BDSM As A Sexual Orientation

The idea of sexual orientation is a complicated one. There’s a certain comfort in believing that you’re “hard-wired” to be a certain way, especially for minority or stigmatized groups who can justifiably say, why would I choose this given how hard it is to be this way? I think this also connects to how in the Western world, identity is seen as something stable and intrinsic; yeah, people will change over time, but you are who  you are at your very core and you were probably born that way.

Sex activist Clarisse Thorn has promulgated the idea that BDSM (a configuration of activities including bondage and domination, sadism and masochism, domination and submission) is a sexual orientation. This may seem strange at first, especially if you’re used to hearing that being gay or straight is a sexual orientation. But Thorn draws parallels to other sexualities, for whom their orientation is something they simply cannot change, regardless of whether they’re in a relationship or not. It’s a little more complicated for some BDSM practitioners, however, for as Thorn observes, it is experienced as an ingrained orientation for some, yet as a take-it-or-leave-it fun activity for others. While acknowledging that the term “orientation” is problematic, Thorn retains it, stating: Because so many people, at this point, have accepted the LGBTQ orientation as something that should not be stigmatized — the word “orientation” can really help them understand what BDSM means to us and why it’s not okay to stigmatize that, either.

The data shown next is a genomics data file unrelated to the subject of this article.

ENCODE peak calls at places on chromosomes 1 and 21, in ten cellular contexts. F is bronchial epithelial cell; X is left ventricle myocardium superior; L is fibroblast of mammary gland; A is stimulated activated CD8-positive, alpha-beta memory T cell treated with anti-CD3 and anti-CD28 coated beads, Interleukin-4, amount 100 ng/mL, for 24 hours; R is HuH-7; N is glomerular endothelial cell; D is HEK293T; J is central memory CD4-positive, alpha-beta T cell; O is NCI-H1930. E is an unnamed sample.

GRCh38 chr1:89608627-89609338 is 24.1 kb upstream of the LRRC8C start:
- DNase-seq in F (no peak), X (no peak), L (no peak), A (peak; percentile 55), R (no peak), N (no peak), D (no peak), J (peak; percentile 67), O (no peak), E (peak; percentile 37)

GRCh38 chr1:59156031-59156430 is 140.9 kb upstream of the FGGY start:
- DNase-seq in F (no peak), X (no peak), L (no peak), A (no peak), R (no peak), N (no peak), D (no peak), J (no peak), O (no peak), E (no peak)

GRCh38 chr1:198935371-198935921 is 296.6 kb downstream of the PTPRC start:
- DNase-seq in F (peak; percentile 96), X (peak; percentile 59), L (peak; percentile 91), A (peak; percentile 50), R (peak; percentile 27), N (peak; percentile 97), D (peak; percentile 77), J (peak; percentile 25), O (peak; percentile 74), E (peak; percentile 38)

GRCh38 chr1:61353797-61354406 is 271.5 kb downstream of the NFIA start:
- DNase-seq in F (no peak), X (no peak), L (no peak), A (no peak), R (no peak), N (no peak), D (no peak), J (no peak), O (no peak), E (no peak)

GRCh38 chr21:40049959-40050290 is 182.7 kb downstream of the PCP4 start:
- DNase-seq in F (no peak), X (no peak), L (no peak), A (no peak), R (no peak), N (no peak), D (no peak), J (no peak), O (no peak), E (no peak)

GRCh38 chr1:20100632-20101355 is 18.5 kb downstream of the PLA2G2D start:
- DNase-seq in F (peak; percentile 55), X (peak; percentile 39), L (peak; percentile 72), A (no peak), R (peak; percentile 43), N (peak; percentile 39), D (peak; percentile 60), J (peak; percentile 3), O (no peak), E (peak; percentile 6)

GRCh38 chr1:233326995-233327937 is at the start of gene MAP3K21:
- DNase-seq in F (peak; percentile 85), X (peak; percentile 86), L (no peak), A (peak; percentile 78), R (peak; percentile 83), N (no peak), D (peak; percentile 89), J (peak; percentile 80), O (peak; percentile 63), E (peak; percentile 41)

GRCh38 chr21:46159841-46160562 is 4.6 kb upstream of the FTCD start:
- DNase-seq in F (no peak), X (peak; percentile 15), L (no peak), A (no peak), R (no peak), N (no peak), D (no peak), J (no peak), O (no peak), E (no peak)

I find this all really interesting and thought-provoking, but it’s also a little abstract. That’s why I was so excited to see this post which details the author’s coming to terms with a BDSM orientation using personal narrative. It’s a brave and scary thing to put one’s personal experiences out there, and it can help others to understand how people process and put labels on their experiences.

The author noticed that arousal stemmed “not from a reaction to a particular gender (or a particular person), but from a shifting bodily response to an entrenched, deep-seated psyche-world,” which eventually became translated in the external world to BDSM. This is fascinating and wonderful, as it shows just how multifaceted human sexuality can be.

I’m inclined to agree with Thorn that BDSM is a sexual orientation; or at least, it’s close enough to be used as one to help individuals negotiate the social and sexual challenges they face. And since figuring out one’s sexual desires can be tough work, I’m in favor of having all of the possible tools at one’s disposal.

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About Jeana

Jeana

Jeana Jorgensen, PhD recently completed her doctoral degree in folklore and gender studies at Indiana University. She studies fairy tales and other narratives, dance, body art, feminist theory, digital humanities, and gender identity.